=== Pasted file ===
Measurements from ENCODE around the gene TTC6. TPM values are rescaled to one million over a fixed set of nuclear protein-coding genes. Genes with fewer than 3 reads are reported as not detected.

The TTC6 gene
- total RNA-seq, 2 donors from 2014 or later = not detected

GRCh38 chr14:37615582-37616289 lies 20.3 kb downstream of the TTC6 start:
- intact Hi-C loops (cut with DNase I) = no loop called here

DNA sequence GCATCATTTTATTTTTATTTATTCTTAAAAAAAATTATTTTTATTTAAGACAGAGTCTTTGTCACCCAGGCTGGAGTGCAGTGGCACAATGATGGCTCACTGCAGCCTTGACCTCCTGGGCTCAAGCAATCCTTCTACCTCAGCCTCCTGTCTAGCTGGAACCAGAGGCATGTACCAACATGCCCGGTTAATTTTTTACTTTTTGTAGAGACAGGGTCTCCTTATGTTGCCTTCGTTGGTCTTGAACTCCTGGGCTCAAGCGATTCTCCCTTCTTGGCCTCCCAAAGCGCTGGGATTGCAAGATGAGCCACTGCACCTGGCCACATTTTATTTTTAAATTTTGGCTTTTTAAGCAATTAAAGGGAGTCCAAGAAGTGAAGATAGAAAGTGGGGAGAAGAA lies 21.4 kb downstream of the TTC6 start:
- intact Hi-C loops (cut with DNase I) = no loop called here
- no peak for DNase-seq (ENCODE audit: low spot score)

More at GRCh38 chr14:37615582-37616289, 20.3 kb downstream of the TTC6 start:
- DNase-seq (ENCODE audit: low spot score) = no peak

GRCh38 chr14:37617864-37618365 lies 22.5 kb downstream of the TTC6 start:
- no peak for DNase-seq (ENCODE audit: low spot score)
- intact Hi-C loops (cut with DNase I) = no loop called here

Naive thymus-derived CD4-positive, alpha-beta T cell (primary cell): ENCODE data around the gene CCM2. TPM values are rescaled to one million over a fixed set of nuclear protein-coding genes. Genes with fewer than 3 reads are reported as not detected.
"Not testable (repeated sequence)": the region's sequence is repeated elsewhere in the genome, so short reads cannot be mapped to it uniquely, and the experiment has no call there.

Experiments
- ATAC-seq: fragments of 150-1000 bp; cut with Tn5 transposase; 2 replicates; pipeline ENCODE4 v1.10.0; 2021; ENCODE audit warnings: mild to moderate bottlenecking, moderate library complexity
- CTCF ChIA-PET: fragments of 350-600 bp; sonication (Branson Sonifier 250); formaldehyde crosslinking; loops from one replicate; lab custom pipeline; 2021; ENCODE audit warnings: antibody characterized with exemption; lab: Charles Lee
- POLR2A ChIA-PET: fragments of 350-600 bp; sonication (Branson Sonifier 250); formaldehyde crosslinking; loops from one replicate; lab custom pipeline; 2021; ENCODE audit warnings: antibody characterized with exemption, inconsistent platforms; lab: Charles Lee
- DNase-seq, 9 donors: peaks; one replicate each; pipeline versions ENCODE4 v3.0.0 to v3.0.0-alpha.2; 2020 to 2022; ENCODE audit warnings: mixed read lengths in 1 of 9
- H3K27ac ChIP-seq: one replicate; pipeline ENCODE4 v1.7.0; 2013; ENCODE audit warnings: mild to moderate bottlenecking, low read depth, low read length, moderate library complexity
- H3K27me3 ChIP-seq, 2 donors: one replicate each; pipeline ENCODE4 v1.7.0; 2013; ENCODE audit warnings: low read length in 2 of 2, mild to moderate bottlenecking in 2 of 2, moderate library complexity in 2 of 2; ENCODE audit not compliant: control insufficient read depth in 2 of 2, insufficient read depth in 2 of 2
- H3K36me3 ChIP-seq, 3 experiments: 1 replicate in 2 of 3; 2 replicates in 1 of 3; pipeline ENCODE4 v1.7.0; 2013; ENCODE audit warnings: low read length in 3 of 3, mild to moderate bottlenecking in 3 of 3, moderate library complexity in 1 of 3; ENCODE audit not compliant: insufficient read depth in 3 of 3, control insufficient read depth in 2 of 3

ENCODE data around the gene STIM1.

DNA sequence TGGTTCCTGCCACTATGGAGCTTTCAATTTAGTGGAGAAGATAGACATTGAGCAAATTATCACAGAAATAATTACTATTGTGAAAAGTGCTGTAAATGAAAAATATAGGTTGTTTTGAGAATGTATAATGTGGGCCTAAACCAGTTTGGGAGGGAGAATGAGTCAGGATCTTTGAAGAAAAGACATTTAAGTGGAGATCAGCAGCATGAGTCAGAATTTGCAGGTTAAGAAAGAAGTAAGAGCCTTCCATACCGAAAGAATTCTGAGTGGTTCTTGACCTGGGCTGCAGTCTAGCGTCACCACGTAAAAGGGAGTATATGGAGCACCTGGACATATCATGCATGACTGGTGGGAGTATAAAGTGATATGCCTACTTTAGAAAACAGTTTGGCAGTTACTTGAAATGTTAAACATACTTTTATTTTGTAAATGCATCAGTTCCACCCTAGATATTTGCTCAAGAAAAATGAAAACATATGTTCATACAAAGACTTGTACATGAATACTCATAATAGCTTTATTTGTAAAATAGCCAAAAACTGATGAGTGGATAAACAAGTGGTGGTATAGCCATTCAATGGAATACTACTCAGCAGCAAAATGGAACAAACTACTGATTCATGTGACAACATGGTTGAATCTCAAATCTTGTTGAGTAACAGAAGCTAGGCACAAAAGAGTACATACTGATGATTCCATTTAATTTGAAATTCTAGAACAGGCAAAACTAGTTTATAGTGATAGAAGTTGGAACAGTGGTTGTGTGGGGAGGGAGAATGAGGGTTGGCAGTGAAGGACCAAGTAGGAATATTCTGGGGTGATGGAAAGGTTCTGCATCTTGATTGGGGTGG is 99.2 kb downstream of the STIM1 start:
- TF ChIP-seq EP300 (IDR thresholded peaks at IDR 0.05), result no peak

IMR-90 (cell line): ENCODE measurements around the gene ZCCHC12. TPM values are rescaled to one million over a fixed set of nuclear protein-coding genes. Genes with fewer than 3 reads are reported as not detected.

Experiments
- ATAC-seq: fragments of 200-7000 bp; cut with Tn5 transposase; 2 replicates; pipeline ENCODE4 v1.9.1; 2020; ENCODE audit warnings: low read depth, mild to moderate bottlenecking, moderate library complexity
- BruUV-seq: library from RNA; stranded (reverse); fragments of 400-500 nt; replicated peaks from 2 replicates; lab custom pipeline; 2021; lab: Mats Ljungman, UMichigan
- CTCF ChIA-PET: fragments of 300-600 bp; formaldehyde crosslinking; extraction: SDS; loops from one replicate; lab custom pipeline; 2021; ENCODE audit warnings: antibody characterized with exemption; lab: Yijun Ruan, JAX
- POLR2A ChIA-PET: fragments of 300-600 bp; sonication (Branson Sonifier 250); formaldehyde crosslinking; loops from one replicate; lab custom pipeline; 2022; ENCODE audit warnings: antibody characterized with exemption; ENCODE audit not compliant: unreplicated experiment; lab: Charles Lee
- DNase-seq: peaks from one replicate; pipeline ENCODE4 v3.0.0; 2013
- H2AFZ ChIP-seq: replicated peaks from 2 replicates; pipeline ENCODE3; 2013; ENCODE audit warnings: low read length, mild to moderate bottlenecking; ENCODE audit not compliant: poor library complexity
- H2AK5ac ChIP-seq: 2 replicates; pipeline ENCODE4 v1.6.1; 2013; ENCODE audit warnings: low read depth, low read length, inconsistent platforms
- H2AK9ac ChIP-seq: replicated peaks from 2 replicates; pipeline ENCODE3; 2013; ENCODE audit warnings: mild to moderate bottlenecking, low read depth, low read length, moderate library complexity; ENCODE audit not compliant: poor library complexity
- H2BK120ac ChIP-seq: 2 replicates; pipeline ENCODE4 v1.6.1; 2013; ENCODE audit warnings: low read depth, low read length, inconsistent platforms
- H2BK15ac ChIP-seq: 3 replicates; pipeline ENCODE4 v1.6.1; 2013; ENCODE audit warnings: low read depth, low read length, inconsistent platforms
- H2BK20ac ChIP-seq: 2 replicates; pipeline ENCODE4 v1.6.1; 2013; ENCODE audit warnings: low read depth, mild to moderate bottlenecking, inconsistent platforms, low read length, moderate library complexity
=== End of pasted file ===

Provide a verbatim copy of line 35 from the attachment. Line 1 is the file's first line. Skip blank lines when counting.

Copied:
- H2AK5ac ChIP-seq: 2 replicates; pipeline ENCODE4 v1.6.1; 2013; ENCODE audit warnings: low read depth, low read length, inconsistent platforms